Consistently pushing out content to your audience is key to staying top of mind and relevant, but it’s easy to fall behind and feel overwhelmed as the holidays and Q4 encroach. That’s why we say there’s no time like the present to take a minute to get organized. In fact, we’ve even listed “create a content calendar” as one of our Top Tips of the Year. We like to think of it as a pathway to success to help your team relay valuable information to your readers and stakeholders.
Still not convinced you need a content calendar? No one likes to scramble or feel rushed, especially during a time when it’s important to ramp up communication. A content calendar will allow your entire marketing team to brainstorm topics, visualize production, and plan how they will promote and disseminate the information. It means you can put more thought into each article’s title, images (like that goofy meme you’ve been eyeing all year), and meat of the message to better convey your brand’s story. Not only will a content calendar ensure your readers receive valuable information during the busiest time of the year, but it will establish a consistent framework that you can roll into an equally successful start to the New Year. That sounds like the perfect resolution to us….
As with anything, getting started is often the hardest part. Luckily for you, we have four easy steps we think can help.
Step 1: Timing is key
Take a look at the fiscal calendar and identify key dates in November, December, and January you want to create content for. If you know how long it takes you to brainstorm, write and publish a piece, you can work backwards to set your planning and publishing goals, making sure to schedule deadlines a few days in advance of the actual date. As a consumer, it’s good practice to consider how early you’d want to receive sales information. You likely start collecting Black Friday promotions at least a few days beforehand so you can plan your mall route (and want to give your customers the same courtesy). Make sure to give yourself ample time to edit, source images, put the finishing touches on your piece, and push it out to the appropriate marketing channels. Pro Tip: Don’t forget to mark important company dates on your calendar, as well. Timing that last blog post before the final marketing meeting of the year ensures you leave a good impression before the annual review.
Step 2: Include shipping dates in the calendar
As we’ve touched on above, before you even begin brainstorming promotions, think like a consumer. It’s important to include shipping dates in your calendar so you can gently remind shoppers when they should start (or finish) making purchasing decisions. The below dates will ensure packages are delivered before Christmas Day so Santa’s not working overtime.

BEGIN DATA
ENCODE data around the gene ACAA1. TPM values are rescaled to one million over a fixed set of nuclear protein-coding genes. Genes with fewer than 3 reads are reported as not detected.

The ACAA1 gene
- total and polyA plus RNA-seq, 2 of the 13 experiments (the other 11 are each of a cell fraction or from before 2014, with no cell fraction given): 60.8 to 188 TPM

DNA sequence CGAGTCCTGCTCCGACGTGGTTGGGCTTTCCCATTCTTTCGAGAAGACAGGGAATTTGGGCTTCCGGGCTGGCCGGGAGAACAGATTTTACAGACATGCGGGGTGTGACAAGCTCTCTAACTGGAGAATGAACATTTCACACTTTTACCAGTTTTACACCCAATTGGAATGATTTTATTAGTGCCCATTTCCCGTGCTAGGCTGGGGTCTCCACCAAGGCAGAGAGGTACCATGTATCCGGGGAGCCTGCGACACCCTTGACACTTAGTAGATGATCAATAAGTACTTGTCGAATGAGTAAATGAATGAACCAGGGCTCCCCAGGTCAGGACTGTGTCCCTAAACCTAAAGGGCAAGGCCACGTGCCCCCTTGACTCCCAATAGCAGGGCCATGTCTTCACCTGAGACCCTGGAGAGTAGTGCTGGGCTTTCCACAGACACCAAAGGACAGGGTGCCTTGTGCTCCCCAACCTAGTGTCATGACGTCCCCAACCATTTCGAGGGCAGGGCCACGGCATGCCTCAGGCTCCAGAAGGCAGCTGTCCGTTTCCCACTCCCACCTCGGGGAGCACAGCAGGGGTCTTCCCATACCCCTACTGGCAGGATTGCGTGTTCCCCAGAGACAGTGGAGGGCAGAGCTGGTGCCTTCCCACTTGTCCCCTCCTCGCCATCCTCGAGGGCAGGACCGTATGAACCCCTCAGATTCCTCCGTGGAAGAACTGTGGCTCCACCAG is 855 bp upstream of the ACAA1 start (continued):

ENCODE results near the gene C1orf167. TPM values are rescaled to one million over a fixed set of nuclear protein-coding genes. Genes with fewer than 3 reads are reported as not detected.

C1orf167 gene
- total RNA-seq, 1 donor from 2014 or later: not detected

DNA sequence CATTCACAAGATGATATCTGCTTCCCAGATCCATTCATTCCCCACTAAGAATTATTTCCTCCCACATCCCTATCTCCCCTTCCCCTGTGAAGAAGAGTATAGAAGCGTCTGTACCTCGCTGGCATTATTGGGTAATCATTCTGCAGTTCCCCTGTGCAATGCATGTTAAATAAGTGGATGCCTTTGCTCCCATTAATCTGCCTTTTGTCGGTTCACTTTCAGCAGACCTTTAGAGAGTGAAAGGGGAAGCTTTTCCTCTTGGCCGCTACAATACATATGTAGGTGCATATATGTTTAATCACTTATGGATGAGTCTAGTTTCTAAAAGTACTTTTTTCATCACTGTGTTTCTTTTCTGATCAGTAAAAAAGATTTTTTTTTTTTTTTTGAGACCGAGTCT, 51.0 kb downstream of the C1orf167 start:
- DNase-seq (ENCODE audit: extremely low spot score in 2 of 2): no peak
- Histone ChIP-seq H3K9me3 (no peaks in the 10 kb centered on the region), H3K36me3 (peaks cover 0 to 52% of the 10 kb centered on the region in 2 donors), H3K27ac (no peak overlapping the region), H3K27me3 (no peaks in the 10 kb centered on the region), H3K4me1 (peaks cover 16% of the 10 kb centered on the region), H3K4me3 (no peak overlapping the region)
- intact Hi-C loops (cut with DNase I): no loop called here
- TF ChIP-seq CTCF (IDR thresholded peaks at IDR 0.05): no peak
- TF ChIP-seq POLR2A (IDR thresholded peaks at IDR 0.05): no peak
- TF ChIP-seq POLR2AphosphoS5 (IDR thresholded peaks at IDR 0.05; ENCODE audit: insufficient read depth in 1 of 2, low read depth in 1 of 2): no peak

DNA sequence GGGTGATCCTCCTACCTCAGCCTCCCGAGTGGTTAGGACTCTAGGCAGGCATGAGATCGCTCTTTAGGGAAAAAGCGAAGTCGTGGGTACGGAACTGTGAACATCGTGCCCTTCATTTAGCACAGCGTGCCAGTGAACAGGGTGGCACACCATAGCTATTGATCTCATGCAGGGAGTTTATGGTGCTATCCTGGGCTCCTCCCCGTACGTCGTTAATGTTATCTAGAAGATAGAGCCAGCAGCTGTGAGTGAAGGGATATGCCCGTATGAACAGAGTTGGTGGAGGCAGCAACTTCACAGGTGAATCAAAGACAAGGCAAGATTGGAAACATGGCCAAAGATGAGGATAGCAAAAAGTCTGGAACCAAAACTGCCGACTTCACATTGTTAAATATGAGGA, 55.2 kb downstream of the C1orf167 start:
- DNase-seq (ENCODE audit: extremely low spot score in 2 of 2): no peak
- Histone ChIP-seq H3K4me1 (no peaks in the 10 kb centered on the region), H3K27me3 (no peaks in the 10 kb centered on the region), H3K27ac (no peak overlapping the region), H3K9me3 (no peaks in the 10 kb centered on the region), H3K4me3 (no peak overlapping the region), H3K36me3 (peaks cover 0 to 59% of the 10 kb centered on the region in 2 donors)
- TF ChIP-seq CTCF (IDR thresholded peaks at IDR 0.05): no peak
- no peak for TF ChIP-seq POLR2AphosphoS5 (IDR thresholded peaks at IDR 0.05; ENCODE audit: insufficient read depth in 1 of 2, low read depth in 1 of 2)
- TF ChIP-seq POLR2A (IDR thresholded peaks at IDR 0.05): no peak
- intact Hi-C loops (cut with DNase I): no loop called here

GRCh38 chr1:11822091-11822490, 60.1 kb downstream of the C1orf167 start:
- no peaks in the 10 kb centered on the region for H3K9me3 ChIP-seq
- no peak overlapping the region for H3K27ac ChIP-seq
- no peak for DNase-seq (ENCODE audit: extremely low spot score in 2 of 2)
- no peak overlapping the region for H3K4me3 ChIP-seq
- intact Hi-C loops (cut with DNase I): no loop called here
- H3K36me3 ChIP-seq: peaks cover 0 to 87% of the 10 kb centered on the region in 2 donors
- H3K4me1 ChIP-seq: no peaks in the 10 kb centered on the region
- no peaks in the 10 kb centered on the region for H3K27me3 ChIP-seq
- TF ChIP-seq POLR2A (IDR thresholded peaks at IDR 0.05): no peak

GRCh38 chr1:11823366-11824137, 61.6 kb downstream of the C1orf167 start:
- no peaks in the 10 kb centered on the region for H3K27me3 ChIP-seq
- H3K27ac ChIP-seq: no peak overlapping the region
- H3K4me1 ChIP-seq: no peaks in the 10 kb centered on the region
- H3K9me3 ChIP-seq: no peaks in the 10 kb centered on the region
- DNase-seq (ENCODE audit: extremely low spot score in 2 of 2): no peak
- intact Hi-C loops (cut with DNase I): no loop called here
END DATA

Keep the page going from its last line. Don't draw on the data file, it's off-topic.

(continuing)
USPS Christmas Shipping Deadlines
Dec. 15: Deadline for USPS Retail Ground (Standard Parcel Post)
Dec. 20: Deadline for First-Class Mail
Dec. 21: Deadline for Priority Mail
Dec. 23: Deadline for Priority Express Mail
UPS Christmas Shipping Deadlines
Dec. 19: Deadline for 3-Day Select
Dec. 21: Deadline for 2nd Day Air
Dec. 23: Deadline for Next Day Air
FedEx Christmas Shipping Deadlines
Dec. 12: Deadline for SmartPost
Dec. 16: Deadline for Home Delivery and Ground Delivery
Dec. 19: Deadline for Express Saver
Dec. 21: Deadline for 2-Day and 2-Day A.M.
Dec. 22: Deadline for Standard Overnight, Priority Overnight, and First Overnight
Amazon Christmas Shipping Deadlines
Amazon has not yet posted its shipping deadlines for the 2016 holiday season, but we’re big fans of having a Prime account for any last minute stocking stuffers. You can use this link to check on their updated holiday ordering information as it’s released.
Step 3: Plan around important holidays
Below is a handy list of national holidays to help you get started. Don’t forget include local events that may be relevant to your readers or your team.
Nov. 11: Veterans Day
Nov. 24: Thanksgiving
Nov. 25: Black Friday
Nov. 28: Cyber Monday
Dec. 21: Winter Solstice
Dec: 24: Christmas Eve (Note: Christmas Eve observed is Friday, Dec. 23)
Dec. 25: Christmas Day
Dec. 31: New Year’s Eve (Note: New Year’s Eve observed Friday, Dec. 30)
Jan. 1: New Year’s Day
Step 4: Get to work
Begin brainstorming topics that will be relevant come holiday time. If you’re hitting a wall, you can always review old content and identify ways to repurpose it. Assign tasks to your team and benchmark key dates to ensure continued success. Need some ideas for posts? We have a few we think your readers will love.